House prices dropped in April to end 11 consecutive months of increases, the Office for National Statistics (ONS) reports.
The data is particularly significant ahead of the looming stamp duty holiday deadline on 30 June. House prices have been at their highest ever rates in 2021, but the housing bubble could be set to burst once the tax break ends.
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The average price of a home decreased 1.9% between March and April, although this was still up 8.9% on April 2020. The ONS says the average house price in the UK is now £250,772.
London was significantly affected in April, suffering its biggest monthly fall in a decade, wiping 10% of the average price of a house, which is now £491,687.
If you're a first-time buyer or looking to buy before renovating a house, here's what to expect with house prices throughout the second half of 2021.
Will House Prices Keep Rising?
At the turn of the year, experts generally predicted that house prices would tumble in 2021, due to the initial 31 March stamp duty holiday deadline and the economic impact of the pandemic.
The market has been resilient, however, aided by measures announced in the March Budget, including the new mortgage guarantee and stamp duty holiday extension, which have kept housing market activity buoyant.
The average selling price climbed to £261,742 in May, Halifax reported last week, representing the highest rate of annual growth in seven years.
And property transactions are predicted to exceed 1.5 million this year, according to Zoopla, with sales up 45% compared with 2020.
However some experts predict the housing boom will ease once the stamp duty holiday ends on 30 June. Buyer demand has surged as homebuyers strive to make the most of the tax break, and a shortage in supply of properties on the market is expected to lead to a reduction in prices.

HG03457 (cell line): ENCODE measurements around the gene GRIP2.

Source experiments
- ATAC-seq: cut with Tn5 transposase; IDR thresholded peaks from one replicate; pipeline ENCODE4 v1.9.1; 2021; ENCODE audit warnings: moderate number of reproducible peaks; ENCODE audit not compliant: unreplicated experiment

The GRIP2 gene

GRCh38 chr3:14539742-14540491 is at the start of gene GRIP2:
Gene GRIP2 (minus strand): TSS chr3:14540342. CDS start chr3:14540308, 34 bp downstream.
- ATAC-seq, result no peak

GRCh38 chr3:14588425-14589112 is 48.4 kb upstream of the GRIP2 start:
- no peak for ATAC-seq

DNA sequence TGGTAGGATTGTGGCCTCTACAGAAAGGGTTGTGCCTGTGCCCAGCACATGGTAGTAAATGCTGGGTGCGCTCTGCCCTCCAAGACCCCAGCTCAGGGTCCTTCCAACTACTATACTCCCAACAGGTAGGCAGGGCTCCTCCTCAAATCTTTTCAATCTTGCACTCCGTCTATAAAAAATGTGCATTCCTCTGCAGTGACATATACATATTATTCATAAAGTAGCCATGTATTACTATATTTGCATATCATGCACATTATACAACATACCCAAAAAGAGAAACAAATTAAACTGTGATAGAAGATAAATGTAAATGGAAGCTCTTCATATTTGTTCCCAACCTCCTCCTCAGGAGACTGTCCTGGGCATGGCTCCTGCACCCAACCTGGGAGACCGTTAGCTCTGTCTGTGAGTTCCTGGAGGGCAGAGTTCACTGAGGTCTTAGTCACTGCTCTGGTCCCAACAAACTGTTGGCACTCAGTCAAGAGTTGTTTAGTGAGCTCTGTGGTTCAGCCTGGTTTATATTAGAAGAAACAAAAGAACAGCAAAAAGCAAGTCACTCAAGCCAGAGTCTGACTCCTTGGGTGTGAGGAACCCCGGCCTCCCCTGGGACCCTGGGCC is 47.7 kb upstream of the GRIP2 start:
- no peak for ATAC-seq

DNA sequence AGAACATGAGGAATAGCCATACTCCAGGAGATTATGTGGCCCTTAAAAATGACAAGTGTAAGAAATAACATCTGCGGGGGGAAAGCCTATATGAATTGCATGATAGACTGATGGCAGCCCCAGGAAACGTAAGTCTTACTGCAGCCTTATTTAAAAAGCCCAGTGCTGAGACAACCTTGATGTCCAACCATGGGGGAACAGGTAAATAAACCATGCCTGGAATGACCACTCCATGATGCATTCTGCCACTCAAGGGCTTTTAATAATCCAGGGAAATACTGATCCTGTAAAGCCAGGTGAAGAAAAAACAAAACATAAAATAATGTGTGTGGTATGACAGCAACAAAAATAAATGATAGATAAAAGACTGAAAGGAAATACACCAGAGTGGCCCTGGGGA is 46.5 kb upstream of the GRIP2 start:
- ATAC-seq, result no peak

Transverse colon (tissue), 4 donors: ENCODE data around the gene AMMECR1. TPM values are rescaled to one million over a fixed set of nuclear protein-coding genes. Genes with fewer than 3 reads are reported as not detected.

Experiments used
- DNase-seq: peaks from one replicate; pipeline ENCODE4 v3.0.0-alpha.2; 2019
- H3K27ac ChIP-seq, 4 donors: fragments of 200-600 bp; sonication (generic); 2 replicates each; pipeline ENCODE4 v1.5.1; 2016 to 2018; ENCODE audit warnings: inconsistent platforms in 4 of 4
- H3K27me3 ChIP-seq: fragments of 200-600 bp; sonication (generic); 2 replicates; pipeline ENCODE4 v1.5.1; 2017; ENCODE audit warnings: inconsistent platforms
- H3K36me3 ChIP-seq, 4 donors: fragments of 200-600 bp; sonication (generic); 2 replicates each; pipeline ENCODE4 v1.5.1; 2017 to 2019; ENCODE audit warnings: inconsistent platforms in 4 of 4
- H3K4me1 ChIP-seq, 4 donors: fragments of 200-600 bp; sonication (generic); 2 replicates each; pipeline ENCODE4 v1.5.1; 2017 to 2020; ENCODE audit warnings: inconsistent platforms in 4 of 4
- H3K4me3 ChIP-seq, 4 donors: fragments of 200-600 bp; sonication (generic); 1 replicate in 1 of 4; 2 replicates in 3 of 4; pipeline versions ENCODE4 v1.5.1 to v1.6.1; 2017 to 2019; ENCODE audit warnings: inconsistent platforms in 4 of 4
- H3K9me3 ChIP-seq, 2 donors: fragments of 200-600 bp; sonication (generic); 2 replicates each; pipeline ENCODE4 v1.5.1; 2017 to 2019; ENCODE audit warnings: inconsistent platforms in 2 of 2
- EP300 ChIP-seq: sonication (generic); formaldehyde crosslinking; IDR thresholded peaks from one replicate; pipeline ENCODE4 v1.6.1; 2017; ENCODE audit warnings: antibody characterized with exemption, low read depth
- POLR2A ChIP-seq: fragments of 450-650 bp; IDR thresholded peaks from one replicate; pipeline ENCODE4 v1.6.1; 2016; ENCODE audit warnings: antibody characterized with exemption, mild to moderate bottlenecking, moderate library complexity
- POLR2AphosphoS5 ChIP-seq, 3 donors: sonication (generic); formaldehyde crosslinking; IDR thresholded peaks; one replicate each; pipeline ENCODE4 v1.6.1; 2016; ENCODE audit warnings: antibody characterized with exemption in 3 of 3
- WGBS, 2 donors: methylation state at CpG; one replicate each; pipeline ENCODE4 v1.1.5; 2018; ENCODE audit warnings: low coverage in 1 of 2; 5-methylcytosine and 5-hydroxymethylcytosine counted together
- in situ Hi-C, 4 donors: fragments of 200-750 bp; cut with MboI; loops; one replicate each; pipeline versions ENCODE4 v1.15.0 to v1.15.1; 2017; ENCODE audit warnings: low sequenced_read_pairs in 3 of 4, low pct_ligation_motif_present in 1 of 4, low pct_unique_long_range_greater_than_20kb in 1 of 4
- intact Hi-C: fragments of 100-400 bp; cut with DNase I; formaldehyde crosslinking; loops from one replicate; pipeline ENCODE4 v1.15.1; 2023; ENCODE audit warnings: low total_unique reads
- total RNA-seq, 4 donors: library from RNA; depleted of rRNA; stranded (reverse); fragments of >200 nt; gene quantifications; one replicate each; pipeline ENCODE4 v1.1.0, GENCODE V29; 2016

There is likely to be a fall in sales when the stamp duty nil-rate band drops to £250,000 in September, which is also when the furlough scheme ends - an economic downturn is likely.
Karen Noye, mortgage expert at Quilter, said: “Once the stamp duty holiday begins tapering in June, along with the furlough scheme, we could see some of the froth come out of the market and this may then lead to a slow and steady decline in prices rather than any immediate shock.”
Meanwhile, others are more upbeat that the 'mini-boom' which began in 2020 will continue. Russell Galley, Halifax managing director, said: “These trends [recent price rises[, coupled with growing confidence in a more rapid recovery in economic activity if restrictions continue to be eased, are likely to support house prices for some time to come, particularly given the continued shortage of properties for sale."
Our Requirements Have Changed
The pandemic has been a key driver of house prices, and spending more time indoors has changed the requirements of those looking to buy a home.
Two- and three-bedroom semi-detached houses are being snapped up the quickest, Rightmove says, with many families now searching for more spacious homes, following the shift to working from home.
Nationwide said in its house price index for May that the driving factor for homebuyers this summer is to acquire more space, or a bigger garden.
"Amongst homeowners surveyed at the end of April that were either moving home or considering a move, more than two thirds (68%) said this would have been the case even if the stamp duty holiday had not been extended," said Gardner.
There is now a 'race for space', Nationwide says, which continues to drive demand. Of those moving or considering a move, around a third (33%) were looking to move to a different area, while nearly 30% were doing so to access a garden or outdoor space more easily, according to an online survey of consumers.
Greater Demand for Rural Locations
The pandemic has also increased our desire for rural living, according to a Royal London survey earlier this year, with many in major cities packing up their bags for the country.
When home movers were asked which areas they wanted to move to, 57% of Belfast movers said they wanted to move into a rural area, followed by 53% in Cardiff, 46% in London, 45% in Manchester and 42% in Liverpool.
“Unsurprisingly, space is the most desirable feature for home movers who want more room both indoors and outdoors," said Mona Patel, consumer spokesperson at Royal London.
"While cities have always been popular home buying locations, the pandemic has seen a shift in attitude as our research shows that there is a greater demand for rural locations.”
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